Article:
The VRG asked five companies that manufacture both natural and artificial vanilla, vanilla extracts, concentrates, distillates, powders, and flavors. All five unanimously stated that castoreum is not used today in any form of vanilla sold for human food use.

One company, in business for ninety years, informed The VRG that they have never used castoreum in their products. “At one time,” we were told by a senior level employee at this company, “to the best of my knowledge, it was used to make fragrance and still may be.”

Companies directed us to the Code of Federal Regulations (CFR) which they all said they follow strictly and exclusively: http://www.accessdata.fda.gov/scripts/cdrh/cfdocs/cfcfr/cfrsearch.cfm?fr=169.175

To quote the CFR, Title 21, Part 169, Subpart B, Section175 (cited as 21CFR169.175) on this point:

“…[v]anilla extract is the solution in aqueous ethyl alcohol of the sapid and odorous principles extractable from vanilla beans. In vanilla extract the content of ethyl alcohol is not less than 35 percent by volume…The vanilla constituent may be extracted directly from vanilla beans or it may be added in the form of concentrated vanilla extract or concentrated vanilla flavoring or vanilla flavoring concentrated to the semisolid form called vanilla oleo-resin. Vanilla extract may contain one or more of the following optional ingredients:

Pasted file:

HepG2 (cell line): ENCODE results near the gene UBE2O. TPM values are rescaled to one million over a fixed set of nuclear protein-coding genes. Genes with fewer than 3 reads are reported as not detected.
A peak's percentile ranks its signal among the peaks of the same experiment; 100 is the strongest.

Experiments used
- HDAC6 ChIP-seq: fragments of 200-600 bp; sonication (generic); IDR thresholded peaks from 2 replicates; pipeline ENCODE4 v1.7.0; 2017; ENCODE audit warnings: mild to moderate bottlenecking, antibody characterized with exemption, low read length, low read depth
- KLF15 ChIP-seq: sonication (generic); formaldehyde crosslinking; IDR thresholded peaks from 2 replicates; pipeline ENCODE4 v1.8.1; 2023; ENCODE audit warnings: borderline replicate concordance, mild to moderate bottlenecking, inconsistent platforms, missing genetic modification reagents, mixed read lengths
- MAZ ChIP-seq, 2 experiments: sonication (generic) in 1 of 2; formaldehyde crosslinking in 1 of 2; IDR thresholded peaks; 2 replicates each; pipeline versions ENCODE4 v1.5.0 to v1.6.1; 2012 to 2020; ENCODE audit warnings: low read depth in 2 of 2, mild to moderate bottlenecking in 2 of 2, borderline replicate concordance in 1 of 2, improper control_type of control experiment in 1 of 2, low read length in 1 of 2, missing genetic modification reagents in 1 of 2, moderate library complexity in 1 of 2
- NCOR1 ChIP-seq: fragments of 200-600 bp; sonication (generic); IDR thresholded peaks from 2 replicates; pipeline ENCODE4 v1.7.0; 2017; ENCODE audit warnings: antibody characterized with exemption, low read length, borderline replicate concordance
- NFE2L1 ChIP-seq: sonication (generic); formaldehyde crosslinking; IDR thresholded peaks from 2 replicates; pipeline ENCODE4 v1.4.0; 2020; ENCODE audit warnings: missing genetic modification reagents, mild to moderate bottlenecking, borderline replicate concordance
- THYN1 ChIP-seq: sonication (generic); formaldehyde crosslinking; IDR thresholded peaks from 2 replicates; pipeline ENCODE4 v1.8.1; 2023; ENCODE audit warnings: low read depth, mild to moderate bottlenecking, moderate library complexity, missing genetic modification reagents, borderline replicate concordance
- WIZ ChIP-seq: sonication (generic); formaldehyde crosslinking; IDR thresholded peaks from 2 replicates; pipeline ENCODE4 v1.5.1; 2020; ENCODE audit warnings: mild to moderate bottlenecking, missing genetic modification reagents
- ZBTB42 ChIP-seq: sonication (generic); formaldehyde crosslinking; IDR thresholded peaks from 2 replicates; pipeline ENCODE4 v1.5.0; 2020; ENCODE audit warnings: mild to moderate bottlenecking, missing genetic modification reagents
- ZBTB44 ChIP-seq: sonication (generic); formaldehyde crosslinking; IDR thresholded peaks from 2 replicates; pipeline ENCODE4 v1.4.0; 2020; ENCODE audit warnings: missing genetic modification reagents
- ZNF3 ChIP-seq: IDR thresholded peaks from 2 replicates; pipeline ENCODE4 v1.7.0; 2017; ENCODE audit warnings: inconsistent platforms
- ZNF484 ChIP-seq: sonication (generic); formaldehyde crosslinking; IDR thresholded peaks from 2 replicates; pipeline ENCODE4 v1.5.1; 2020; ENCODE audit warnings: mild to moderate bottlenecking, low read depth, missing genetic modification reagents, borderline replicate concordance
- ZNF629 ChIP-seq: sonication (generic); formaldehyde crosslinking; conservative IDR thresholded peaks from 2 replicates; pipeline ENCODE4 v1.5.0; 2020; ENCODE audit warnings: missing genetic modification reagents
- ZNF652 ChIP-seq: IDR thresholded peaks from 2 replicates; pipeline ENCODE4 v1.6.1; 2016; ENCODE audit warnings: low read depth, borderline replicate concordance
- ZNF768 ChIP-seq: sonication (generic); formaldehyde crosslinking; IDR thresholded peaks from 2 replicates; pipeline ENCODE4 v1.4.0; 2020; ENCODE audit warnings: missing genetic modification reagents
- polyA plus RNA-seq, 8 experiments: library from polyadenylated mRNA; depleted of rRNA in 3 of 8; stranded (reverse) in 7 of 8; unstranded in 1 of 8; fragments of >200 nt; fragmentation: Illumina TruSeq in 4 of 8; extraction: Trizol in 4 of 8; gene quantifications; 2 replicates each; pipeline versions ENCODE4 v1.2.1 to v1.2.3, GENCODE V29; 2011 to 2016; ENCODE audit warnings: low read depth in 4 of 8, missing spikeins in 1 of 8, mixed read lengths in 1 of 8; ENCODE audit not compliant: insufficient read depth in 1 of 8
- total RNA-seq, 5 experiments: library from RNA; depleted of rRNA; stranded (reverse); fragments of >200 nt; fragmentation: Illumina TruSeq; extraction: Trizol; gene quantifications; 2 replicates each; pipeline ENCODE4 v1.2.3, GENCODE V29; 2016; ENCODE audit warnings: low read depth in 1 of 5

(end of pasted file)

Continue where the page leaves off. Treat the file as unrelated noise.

(1) Glycerin. (2) Propylene glycol. (3) Sugar (including invert sugar). (4) Dextrose. (5) Corn sirup (including dried corn sirup). (VRG Note: spelling appears exactly as is from the original.)
(b)(1) The specified name of the food is ‘Vanilla extract’ or ‘Extract of vanilla’.
(2) When the vanilla extract is made in whole or in part by dilution of vanilla oleoresin, concentrated vanilla extract, or concentrated vanilla flavoring, the label shall bear the statement ‘Made from ___’ or ‘Made in part from ___’, the blank being filled in with the name or names ‘vanilla oleoresin’, ‘concentrated vanilla extract’, or ‘concentrated vanilla flavoring’, as appropriate…”

Section 177 of this subpart in the CFR Title 21 specifies requirements for vanilla flavoring:

“…[v]anilla flavoring conforms to the definition and standard of identity and is subject to any requirement for label statement of ingredients prescribed for vanilla extract by 169.175, except that its content of ethyl alcohol is less than 35 percent by volume.

(b) The specified name of the food is Vanilla flavoring.”

A major ingredients supplier that sells both natural and artificial vanilla extracts, concentrates, distillates, and flavors to many food companies told us this about some of their vanilla flavorings: “The flavor itself contains proprietary information that cannot be shared but it’s made from a combination of raw materials, such as vanillin, vanitrope, heliotropin, and maltol.” (VRG Note: All ingredients in this list are either all-vegetable or synthetic.) We were also informed by this company when The VRG asked specifically about castoreum in food ingredients: “…It’s not a common raw material that is used and we don’t use it, so I can safely say that our natural vanilla flavors do not contain any animal juices. All vanilla extracts are free of it, too, wherever you go.”

What is true is that castoreum is generally recognized as safe (GRAS) and so approved for use in foods by the Food and Drug Administration (FDA). (A few other animal-derived ingredients including ambergris (whale-derived) and musk (civet-derived) also have GRAS status and so may be ingredients in products intended for humans): http://www.accessdata.fda.gov/scripts/cdrh/cfdocs/cfcfr/CFRSearch.cfm?fr=582.50